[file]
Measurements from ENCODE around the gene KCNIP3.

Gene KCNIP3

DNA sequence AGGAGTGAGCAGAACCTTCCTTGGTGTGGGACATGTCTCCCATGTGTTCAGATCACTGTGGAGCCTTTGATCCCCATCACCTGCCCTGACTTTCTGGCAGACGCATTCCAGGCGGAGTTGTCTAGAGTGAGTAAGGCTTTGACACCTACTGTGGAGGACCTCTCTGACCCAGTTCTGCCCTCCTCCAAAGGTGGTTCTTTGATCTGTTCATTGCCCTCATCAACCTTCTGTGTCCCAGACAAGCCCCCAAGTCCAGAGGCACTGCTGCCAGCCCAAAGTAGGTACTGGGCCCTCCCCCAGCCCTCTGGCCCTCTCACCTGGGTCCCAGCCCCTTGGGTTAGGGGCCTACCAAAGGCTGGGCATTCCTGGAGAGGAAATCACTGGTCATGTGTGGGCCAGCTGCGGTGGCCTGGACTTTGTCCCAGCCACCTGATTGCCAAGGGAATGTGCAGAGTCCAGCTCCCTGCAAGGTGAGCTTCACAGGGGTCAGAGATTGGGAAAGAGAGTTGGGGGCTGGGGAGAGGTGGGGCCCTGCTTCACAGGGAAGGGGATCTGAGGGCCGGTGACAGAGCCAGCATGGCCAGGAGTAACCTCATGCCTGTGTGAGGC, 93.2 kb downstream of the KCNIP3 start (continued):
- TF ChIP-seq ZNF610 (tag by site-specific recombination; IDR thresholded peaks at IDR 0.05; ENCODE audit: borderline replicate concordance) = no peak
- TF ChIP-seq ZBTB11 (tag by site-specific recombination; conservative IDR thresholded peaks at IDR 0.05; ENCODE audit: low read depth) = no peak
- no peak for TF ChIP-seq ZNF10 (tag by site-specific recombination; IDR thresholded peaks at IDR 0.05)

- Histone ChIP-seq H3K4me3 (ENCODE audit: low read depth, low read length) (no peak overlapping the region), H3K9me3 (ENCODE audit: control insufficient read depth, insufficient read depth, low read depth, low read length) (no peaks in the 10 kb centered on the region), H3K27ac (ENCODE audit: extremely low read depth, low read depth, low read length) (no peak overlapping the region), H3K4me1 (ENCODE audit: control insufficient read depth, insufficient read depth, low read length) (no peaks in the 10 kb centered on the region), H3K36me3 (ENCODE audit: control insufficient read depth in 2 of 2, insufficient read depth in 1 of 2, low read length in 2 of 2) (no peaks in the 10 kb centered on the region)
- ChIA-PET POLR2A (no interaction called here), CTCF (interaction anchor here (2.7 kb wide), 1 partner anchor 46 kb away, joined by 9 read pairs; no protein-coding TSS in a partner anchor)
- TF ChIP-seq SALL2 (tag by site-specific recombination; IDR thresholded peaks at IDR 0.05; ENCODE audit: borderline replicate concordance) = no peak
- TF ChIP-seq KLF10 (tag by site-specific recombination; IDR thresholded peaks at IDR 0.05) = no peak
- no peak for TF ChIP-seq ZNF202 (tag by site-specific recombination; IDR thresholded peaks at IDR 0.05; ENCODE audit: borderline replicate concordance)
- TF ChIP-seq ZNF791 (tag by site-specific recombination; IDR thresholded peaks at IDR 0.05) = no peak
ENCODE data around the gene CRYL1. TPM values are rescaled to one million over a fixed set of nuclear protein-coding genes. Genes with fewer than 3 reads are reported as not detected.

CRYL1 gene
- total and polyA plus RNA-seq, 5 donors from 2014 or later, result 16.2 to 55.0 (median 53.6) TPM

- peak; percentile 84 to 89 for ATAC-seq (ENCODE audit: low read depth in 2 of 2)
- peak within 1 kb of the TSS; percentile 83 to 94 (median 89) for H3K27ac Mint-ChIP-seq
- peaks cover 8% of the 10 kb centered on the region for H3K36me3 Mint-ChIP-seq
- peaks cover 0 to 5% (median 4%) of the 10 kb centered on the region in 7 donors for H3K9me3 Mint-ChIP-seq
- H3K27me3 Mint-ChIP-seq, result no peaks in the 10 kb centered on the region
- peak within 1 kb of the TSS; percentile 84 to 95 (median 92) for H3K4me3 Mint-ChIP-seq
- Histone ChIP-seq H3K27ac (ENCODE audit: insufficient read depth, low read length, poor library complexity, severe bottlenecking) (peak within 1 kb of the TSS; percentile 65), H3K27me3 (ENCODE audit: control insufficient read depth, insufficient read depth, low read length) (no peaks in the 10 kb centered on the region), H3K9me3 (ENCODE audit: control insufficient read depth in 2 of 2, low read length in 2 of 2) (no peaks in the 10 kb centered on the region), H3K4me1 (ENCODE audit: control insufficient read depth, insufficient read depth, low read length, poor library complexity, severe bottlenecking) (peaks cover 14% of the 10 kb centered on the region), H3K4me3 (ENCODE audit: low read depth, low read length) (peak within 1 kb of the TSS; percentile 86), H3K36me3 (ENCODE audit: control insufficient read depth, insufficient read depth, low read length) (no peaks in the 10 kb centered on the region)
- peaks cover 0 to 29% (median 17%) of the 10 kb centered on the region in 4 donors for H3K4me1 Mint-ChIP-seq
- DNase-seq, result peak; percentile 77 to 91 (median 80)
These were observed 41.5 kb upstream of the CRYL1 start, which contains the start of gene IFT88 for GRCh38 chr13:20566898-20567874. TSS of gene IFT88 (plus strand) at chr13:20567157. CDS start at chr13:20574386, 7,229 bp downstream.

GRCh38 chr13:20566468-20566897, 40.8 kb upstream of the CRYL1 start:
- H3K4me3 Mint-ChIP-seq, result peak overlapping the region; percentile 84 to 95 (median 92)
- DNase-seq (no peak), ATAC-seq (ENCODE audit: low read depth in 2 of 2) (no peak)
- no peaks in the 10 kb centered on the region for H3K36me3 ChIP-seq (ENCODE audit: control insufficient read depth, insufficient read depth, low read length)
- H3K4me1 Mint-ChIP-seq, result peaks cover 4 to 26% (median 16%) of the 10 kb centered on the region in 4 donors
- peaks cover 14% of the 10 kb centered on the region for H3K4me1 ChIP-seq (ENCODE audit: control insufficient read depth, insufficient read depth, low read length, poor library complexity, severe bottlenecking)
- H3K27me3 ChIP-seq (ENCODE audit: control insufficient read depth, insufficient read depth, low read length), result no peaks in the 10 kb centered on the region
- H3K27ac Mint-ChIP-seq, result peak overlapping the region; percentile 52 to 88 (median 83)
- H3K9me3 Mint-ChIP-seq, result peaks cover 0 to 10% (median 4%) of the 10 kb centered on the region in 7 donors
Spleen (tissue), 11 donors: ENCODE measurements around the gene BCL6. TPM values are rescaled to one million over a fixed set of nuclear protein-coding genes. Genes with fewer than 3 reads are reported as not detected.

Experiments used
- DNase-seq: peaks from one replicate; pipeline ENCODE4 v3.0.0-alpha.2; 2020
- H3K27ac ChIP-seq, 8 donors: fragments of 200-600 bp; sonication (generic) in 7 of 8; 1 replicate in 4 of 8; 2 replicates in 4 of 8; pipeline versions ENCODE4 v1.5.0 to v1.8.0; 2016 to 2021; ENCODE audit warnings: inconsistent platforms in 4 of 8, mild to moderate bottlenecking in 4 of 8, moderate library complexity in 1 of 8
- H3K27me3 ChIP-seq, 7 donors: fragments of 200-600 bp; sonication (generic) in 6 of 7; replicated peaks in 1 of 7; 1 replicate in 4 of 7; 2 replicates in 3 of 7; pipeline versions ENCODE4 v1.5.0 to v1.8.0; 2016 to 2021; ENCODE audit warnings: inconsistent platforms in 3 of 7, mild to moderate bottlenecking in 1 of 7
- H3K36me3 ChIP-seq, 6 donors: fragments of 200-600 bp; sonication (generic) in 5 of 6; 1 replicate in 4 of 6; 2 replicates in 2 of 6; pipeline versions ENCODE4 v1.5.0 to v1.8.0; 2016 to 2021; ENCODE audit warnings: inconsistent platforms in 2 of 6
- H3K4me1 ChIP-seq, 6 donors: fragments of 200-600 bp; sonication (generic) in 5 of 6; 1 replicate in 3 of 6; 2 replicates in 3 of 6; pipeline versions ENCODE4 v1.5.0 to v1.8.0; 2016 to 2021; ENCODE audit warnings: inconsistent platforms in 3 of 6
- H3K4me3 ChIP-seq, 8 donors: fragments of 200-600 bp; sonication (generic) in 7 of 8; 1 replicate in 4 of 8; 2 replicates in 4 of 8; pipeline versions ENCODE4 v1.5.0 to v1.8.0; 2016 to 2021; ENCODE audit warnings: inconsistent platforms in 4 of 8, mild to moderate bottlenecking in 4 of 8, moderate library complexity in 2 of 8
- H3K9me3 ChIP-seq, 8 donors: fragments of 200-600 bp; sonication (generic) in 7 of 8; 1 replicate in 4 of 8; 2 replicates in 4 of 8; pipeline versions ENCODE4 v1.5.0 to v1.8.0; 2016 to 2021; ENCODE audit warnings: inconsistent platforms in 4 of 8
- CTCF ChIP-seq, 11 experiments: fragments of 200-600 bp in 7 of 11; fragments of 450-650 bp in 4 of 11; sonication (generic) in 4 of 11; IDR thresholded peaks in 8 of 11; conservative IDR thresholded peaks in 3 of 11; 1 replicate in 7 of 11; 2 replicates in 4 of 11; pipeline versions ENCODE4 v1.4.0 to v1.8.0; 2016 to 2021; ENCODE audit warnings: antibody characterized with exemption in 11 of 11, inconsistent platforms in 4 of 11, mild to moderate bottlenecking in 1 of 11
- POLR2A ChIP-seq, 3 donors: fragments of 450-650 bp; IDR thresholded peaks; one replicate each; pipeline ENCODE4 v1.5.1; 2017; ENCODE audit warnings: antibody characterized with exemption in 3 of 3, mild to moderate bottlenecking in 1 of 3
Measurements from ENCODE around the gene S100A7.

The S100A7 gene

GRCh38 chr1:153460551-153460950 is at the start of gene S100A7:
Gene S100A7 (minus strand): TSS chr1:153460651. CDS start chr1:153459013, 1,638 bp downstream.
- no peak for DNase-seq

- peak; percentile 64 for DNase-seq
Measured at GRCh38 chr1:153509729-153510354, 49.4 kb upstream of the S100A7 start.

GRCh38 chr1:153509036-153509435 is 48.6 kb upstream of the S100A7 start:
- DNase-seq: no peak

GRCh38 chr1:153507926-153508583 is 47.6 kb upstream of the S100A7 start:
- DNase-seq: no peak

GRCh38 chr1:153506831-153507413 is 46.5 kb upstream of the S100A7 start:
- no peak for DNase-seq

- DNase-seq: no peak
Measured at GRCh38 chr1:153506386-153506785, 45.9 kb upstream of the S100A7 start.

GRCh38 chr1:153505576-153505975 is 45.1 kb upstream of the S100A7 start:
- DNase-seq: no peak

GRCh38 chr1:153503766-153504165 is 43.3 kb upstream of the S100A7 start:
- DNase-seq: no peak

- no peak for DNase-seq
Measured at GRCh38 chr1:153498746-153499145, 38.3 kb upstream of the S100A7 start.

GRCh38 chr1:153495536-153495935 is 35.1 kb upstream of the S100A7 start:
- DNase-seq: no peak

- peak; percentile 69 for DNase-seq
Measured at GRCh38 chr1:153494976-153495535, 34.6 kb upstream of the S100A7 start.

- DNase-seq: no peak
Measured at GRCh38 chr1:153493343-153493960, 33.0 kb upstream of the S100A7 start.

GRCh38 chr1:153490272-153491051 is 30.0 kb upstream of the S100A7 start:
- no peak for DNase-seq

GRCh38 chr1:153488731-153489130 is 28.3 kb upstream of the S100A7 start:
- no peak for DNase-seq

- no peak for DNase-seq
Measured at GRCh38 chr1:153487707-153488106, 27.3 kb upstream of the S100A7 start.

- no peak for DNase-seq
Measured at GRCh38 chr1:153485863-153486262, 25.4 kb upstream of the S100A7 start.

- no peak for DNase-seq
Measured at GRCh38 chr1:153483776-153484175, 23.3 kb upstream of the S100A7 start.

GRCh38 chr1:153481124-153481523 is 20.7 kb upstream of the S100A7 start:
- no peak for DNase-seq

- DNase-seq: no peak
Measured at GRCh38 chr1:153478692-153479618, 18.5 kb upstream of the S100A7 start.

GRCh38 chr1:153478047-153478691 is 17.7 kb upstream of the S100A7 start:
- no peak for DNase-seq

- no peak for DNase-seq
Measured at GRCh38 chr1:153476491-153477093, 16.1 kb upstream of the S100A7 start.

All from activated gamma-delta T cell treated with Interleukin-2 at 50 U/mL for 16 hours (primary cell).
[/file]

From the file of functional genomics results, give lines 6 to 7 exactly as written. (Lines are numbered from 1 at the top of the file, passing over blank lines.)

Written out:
- no peak for TF ChIP-seq ZNF10 (tag by site-specific recombination; IDR thresholded peaks at IDR 0.05)

- Histone ChIP-seq H3K4me3 (ENCODE audit: low read depth, low read length) (no peak overlapping the region), H3K9me3 (ENCODE audit: control insufficient read depth, insufficient read depth, low read depth, low read length) (no peaks in the 10 kb centered on the region), H3K27ac (ENCODE audit: extremely low read depth, low read depth, low read length) (no peak overlapping the region), H3K4me1 (ENCODE audit: control insufficient read depth, insufficient read depth, low read length) (no peaks in the 10 kb centered on the region), H3K36me3 (ENCODE audit: control insufficient read depth in 2 of 2, insufficient read depth in 1 of 2, low read length in 2 of 2) (no peaks in the 10 kb centered on the region)